That was late 1969. Before John Lennon had become radical-chic living on a scant eight million dollars a year. Before he had become Lennon the Maoist. At that time, Lennon was still a pacifist, and he had just announced a giant peace festival to be staged in Ontario (!!) with every major act in the world participating.

Ritchie resigned from the Globe to join the bandwagon. “The rumors were true,” he says. ‘Two v/eeks after Lennon announced the festival plans, everybody was committed — even Bob Dylan, Led Zeppelin and Peter Sellers.” When Rompin’ Ronnie Hawkins left on a world tour to promote his new album, Ritchie went with him to promote peace for Lennon. But while he was away, John and Yoko flew to Denmark to visit Yoko’s daughter by her first marriage, and Ritchie remembers: “They met some people who were going to help them give up cigarette smoking — only these people said they were from the moon, and John and Yoko started hanging around with them.

“The next thing I knew, Annie called me from Toronto. She told me there’d been a press conference in San Francisco, and that men from the moon were going to attend the peace festival. It was getting crazy.”

Ritchie advised Lennon that the festival wasn’t going to work out as no site could be round and there were hassles over whether or not to charge entrance fees. So Lennon abandoned the idea and moved on to another fad. Peace had not come to the world, but Ritchie and Ronnie got to wave “War is over, if you want it” posters at Red Chinese border guards … for what it was worth.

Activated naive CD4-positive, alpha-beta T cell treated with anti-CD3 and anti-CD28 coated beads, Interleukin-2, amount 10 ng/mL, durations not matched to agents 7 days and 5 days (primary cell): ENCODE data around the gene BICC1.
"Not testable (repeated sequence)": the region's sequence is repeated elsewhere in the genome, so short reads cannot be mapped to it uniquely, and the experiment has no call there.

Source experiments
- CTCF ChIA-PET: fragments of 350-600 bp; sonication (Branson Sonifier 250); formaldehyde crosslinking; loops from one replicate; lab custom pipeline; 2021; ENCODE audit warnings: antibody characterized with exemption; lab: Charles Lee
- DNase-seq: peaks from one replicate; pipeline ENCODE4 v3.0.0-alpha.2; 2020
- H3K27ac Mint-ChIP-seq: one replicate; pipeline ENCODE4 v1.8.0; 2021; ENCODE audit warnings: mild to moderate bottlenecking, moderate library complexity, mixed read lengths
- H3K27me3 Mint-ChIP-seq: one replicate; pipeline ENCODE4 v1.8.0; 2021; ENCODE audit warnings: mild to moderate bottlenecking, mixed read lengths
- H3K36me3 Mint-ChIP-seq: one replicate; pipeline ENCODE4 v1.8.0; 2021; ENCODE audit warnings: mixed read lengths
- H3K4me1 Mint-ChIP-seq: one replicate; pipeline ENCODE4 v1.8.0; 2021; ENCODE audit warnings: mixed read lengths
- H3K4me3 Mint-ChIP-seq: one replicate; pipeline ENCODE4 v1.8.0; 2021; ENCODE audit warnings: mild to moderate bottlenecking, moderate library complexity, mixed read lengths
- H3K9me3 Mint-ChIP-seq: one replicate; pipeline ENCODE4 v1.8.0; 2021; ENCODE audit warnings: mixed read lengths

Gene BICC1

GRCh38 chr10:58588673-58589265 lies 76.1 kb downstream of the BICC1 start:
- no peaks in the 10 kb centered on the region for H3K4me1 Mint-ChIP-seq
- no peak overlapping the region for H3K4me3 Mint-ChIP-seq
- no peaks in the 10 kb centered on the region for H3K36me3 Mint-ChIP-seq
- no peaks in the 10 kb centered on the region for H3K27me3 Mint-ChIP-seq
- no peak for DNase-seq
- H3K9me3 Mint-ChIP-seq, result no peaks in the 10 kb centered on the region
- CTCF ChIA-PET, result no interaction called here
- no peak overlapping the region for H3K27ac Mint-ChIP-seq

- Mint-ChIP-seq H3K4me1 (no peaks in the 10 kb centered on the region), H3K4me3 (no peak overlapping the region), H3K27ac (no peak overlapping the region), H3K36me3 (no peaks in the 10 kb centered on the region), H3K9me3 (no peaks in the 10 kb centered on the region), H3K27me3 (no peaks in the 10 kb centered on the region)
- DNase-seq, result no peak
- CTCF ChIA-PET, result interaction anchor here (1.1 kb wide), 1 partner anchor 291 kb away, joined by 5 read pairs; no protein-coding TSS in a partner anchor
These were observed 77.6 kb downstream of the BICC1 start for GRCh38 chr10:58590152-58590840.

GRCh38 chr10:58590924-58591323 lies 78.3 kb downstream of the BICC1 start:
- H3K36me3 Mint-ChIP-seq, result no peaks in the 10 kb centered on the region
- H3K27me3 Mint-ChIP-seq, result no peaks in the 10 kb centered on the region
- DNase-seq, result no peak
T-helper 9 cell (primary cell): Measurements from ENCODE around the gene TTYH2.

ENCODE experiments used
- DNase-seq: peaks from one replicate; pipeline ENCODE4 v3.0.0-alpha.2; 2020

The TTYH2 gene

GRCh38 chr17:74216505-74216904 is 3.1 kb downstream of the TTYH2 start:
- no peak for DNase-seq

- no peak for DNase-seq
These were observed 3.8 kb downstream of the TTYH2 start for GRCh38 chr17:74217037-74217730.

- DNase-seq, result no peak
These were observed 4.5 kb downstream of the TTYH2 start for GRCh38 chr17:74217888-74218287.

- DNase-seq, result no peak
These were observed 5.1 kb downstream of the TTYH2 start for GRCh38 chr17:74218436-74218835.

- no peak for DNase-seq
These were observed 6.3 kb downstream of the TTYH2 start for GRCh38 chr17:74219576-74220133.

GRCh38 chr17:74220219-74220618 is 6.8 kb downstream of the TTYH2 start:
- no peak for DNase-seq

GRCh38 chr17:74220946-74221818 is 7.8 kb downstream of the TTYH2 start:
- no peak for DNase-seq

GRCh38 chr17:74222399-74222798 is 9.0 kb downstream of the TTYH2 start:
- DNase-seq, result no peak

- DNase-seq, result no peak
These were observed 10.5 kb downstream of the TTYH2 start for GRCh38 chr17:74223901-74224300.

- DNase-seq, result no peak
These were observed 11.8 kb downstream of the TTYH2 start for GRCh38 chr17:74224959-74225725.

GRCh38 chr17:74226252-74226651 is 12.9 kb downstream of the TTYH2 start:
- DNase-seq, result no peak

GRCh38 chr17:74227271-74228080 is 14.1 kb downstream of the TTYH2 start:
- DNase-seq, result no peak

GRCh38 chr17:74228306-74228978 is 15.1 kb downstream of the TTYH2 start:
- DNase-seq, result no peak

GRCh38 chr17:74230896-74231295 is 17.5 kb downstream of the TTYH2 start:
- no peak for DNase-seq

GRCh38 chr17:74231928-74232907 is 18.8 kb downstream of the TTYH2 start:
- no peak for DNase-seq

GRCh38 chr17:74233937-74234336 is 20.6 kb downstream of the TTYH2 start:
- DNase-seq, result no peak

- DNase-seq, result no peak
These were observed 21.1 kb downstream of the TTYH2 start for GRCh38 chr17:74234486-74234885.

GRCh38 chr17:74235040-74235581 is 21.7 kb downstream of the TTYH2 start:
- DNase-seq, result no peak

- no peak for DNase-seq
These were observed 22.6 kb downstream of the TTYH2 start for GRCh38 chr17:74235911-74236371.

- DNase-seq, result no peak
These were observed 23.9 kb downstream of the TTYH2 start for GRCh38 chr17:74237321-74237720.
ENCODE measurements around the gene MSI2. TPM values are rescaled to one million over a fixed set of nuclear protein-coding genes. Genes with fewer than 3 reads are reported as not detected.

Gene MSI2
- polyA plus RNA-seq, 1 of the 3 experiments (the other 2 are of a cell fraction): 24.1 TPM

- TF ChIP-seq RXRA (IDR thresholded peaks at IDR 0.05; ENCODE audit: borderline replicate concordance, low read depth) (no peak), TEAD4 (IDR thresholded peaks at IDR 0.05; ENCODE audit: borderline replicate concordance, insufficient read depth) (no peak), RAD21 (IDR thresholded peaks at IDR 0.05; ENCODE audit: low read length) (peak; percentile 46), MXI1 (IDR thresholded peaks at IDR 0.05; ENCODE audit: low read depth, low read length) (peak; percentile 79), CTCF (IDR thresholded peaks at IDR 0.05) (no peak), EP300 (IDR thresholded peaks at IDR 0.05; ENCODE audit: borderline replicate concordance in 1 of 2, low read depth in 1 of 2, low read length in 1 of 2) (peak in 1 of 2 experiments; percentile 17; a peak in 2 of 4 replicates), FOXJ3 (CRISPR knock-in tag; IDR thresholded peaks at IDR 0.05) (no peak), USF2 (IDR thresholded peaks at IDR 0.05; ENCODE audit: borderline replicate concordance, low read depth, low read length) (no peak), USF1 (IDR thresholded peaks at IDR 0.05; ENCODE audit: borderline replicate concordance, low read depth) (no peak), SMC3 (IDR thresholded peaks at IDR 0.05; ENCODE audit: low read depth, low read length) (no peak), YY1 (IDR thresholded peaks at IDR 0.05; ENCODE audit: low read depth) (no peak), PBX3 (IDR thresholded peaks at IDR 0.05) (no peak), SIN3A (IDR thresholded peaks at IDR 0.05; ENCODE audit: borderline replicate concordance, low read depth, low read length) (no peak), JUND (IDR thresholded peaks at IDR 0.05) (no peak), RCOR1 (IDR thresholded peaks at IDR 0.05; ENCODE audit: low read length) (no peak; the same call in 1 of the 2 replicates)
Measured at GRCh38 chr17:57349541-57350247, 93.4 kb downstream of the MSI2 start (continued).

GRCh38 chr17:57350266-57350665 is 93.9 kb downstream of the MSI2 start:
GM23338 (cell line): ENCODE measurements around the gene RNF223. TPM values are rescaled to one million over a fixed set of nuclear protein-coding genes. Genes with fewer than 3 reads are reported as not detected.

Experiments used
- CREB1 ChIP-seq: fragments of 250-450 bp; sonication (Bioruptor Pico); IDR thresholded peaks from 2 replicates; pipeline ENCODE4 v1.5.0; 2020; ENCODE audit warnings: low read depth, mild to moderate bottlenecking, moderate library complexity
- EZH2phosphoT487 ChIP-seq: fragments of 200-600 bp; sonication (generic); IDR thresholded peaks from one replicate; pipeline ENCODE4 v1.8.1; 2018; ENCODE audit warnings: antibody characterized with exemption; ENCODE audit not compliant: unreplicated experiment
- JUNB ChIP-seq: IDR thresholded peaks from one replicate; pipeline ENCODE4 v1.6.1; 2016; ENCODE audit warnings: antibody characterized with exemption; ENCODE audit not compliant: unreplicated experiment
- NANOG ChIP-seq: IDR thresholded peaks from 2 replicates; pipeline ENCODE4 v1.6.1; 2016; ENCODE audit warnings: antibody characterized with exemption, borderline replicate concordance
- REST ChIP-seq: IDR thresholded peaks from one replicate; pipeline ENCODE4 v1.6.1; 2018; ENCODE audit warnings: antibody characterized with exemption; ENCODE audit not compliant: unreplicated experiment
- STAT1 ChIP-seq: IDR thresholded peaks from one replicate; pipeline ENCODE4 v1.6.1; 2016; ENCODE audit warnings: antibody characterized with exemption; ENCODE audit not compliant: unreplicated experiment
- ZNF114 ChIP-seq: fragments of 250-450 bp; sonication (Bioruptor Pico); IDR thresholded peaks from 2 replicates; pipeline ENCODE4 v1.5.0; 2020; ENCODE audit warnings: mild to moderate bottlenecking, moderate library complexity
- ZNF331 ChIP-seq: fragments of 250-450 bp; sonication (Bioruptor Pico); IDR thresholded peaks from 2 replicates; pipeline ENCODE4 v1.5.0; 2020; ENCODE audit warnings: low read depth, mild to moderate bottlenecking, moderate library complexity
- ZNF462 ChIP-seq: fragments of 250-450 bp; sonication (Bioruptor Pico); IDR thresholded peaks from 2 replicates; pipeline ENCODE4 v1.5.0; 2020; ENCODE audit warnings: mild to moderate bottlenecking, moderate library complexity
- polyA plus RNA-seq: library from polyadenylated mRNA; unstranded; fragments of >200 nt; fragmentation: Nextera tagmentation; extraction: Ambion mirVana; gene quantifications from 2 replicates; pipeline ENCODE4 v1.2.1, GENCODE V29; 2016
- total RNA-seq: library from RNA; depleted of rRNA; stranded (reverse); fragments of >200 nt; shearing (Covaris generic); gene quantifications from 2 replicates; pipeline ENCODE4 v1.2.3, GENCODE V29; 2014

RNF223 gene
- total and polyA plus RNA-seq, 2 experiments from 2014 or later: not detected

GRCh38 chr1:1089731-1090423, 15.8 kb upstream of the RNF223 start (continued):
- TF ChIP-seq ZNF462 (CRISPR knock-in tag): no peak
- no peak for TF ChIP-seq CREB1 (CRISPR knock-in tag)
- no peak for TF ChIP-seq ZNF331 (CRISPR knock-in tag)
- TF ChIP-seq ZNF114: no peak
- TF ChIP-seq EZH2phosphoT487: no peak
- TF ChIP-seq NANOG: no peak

Peace mission impossible, Ritchie returned to The Telegram, but was fired a few months later for writing an article that offended one of the Tely’s biggest advertisers.

Upstairs in Ritchie’s house is an of- nce-den that’s cluttered with newspapers and records. On a crowded desk there is an electric typewriter where he often works for 18 hours at a time. He has autographed pictures here too … of people like George Harrison, John Lennon and Led Zeppelin. He also has a book with names and numbers in it.

In April, 1966, Normie Rowe, then one of Australia’s hottest pop stars, was going to England and wanted someone to manage him. Ritchie got the job.